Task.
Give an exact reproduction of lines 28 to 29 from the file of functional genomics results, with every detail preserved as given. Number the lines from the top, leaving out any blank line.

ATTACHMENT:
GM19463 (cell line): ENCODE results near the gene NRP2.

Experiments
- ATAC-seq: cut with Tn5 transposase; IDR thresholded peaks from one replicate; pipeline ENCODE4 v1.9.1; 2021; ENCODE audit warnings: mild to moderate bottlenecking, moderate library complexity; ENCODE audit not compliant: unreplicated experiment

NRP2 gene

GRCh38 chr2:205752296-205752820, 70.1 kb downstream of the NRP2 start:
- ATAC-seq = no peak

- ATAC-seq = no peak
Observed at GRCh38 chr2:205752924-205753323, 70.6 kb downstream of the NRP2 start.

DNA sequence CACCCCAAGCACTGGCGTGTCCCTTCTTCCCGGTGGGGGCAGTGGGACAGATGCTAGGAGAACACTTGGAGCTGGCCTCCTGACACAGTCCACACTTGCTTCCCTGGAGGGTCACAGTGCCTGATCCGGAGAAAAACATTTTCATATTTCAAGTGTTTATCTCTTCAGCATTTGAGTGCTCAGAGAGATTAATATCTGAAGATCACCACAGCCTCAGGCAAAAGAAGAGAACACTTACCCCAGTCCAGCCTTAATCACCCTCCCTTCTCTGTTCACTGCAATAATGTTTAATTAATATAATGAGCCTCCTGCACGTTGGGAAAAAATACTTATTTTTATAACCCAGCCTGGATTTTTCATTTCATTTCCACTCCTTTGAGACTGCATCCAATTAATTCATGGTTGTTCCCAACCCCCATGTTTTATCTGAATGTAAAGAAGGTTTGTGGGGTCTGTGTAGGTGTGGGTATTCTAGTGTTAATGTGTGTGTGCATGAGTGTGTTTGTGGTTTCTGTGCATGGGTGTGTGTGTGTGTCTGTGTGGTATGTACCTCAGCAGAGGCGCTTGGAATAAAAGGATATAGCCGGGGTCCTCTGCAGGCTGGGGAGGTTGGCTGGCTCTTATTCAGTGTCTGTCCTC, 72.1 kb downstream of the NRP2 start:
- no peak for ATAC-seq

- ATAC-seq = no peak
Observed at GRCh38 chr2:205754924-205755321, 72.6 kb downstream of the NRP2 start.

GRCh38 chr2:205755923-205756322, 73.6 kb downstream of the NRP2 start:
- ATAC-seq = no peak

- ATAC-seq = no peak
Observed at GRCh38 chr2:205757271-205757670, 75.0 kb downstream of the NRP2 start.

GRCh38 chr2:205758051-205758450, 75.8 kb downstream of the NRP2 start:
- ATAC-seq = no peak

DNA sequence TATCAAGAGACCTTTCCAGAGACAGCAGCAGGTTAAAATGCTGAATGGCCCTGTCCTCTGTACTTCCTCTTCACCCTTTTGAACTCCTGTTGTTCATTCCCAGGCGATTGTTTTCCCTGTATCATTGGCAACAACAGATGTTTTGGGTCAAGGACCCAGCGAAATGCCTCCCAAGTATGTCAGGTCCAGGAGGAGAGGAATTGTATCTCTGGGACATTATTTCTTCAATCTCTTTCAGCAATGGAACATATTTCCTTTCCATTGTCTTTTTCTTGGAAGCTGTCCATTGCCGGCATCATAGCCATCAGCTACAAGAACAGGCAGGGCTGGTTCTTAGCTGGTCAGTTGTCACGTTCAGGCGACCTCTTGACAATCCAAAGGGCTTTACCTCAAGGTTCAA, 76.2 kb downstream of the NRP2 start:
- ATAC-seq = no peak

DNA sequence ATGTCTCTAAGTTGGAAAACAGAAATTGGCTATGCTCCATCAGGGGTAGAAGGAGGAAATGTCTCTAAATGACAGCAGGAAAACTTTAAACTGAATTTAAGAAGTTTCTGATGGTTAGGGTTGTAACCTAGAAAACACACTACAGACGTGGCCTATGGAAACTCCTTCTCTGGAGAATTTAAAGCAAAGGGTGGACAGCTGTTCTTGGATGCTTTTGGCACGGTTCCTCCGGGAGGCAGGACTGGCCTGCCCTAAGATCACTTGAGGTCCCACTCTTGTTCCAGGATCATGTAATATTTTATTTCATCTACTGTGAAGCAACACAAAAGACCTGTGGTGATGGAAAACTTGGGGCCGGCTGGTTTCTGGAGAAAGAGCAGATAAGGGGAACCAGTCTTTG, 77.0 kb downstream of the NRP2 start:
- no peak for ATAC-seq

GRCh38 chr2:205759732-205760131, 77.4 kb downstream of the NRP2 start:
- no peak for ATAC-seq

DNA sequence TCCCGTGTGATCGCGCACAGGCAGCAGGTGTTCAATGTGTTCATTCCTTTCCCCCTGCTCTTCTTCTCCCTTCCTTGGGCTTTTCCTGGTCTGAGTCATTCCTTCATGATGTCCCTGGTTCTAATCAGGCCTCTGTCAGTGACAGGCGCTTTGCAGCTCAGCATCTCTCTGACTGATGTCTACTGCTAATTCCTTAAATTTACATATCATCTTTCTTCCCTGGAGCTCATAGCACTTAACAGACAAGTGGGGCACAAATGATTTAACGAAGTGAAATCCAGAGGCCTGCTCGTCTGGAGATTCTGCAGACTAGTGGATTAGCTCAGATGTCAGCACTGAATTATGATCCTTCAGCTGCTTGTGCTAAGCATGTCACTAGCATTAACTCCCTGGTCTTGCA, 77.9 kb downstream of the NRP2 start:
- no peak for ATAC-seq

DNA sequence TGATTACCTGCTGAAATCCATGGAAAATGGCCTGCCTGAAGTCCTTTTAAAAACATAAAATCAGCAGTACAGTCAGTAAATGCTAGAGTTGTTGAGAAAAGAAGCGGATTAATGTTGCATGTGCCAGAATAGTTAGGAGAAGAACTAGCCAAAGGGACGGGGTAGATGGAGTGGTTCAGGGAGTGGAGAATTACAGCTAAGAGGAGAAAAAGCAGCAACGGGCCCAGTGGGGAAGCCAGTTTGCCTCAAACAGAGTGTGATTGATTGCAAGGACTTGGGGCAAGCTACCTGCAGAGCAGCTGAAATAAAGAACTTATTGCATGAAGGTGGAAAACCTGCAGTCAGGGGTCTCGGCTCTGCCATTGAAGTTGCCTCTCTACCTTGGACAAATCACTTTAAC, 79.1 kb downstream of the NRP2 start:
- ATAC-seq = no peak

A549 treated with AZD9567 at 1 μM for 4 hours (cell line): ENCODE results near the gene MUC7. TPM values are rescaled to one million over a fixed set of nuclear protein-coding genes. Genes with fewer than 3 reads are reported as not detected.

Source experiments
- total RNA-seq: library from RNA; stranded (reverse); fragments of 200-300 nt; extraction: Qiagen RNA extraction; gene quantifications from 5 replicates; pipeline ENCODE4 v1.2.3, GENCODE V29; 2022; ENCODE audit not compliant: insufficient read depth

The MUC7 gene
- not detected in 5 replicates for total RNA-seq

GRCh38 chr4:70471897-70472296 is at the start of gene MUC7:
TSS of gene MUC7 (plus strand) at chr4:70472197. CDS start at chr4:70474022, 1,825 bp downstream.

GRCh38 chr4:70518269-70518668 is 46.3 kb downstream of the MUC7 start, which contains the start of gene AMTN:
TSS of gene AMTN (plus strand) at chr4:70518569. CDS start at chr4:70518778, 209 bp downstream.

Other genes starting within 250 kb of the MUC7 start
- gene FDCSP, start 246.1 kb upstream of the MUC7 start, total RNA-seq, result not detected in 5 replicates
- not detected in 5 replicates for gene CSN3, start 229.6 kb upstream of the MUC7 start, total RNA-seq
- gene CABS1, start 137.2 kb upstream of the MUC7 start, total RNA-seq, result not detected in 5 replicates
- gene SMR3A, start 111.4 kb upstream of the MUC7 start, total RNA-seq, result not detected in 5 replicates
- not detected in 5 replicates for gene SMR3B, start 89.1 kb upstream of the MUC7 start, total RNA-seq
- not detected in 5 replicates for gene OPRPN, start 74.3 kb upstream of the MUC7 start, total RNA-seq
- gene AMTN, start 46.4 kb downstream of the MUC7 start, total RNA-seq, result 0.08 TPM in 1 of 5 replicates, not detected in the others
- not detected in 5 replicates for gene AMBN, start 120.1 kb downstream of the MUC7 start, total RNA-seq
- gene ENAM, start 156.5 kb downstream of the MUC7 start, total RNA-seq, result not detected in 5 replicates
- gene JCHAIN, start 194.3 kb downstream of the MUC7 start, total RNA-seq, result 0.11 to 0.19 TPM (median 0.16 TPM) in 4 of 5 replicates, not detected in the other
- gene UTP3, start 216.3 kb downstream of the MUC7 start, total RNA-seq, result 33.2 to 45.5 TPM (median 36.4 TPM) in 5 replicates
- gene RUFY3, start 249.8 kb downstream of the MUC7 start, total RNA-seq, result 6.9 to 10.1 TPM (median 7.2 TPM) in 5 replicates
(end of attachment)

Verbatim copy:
- ATAC-seq = no peak

A549 treated with AZD9567 at 1 μM for 4 hours (cell line): ENCODE results near the gene MUC7. TPM values are rescaled to one million over a fixed set of nuclear protein-coding genes. Genes with fewer than 3 reads are reported as not detected.